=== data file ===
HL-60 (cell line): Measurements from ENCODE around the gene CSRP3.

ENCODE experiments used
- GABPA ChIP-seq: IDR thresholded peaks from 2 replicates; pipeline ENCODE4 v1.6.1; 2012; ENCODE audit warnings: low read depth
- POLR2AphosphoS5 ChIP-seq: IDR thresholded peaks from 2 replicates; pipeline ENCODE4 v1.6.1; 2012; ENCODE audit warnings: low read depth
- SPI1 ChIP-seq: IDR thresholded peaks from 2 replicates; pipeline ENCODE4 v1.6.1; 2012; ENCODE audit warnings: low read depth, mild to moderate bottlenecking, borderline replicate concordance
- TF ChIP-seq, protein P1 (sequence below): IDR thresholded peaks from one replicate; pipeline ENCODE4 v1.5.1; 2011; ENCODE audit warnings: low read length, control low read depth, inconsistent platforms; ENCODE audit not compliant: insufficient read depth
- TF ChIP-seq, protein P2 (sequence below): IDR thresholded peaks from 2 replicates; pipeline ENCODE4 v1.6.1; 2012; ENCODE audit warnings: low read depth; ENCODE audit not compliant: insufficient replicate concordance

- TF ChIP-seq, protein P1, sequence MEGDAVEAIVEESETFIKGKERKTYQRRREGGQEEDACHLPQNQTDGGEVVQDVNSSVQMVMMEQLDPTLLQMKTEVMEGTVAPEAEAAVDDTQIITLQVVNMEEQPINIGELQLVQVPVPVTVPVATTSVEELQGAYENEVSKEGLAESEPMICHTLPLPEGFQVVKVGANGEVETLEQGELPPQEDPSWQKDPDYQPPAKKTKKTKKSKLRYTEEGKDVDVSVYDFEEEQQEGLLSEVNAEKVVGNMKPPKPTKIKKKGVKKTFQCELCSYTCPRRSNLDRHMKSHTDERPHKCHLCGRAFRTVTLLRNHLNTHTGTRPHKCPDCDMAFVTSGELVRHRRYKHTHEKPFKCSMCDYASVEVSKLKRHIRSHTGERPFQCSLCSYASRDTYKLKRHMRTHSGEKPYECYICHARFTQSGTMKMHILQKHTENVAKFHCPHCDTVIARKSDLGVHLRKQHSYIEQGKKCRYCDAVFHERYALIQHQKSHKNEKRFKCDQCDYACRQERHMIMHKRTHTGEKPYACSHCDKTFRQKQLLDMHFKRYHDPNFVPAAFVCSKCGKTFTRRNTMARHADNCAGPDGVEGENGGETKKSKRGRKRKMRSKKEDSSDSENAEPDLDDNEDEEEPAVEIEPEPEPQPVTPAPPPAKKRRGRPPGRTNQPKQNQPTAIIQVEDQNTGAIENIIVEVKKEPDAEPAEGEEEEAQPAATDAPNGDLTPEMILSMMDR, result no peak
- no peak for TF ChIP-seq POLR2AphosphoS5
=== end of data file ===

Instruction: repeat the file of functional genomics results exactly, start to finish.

HL-60 (cell line): Measurements from ENCODE around the gene CSRP3.

ENCODE experiments used
- GABPA ChIP-seq: IDR thresholded peaks from 2 replicates; pipeline ENCODE4 v1.6.1; 2012; ENCODE audit warnings: low read depth
- POLR2AphosphoS5 ChIP-seq: IDR thresholded peaks from 2 replicates; pipeline ENCODE4 v1.6.1; 2012; ENCODE audit warnings: low read depth
- SPI1 ChIP-seq: IDR thresholded peaks from 2 replicates; pipeline ENCODE4 v1.6.1; 2012; ENCODE audit warnings: low read depth, mild to moderate bottlenecking, borderline replicate concordance
- TF ChIP-seq, protein P1 (sequence below): IDR thresholded peaks from one replicate; pipeline ENCODE4 v1.5.1; 2011; ENCODE audit warnings: low read length, control low read depth, inconsistent platforms; ENCODE audit not compliant: insufficient read depth
- TF ChIP-seq, protein P2 (sequence below): IDR thresholded peaks from 2 replicates; pipeline ENCODE4 v1.6.1; 2012; ENCODE audit warnings: low read depth; ENCODE audit not compliant: insufficient replicate concordance

- TF ChIP-seq, protein P1, sequence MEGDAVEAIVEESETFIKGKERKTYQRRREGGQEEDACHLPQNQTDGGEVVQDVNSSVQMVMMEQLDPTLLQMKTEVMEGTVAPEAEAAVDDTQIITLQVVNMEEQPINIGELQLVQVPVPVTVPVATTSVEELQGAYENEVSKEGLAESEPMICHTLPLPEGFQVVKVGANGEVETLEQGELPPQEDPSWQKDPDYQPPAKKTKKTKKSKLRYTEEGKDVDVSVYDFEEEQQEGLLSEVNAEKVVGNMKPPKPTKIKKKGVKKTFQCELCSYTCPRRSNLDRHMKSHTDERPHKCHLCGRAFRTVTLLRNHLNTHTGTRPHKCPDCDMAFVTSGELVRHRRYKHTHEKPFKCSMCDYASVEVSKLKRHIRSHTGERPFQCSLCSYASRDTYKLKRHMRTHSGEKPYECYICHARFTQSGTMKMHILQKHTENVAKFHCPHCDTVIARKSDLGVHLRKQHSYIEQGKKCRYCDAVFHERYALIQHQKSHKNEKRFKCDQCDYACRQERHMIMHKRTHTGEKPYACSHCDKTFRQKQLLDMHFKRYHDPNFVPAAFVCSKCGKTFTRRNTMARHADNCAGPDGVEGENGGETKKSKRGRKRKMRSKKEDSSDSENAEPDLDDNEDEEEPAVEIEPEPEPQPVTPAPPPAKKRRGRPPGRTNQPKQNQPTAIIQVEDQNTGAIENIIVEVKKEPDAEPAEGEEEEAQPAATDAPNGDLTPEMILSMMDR, result no peak
- no peak for TF ChIP-seq POLR2AphosphoS5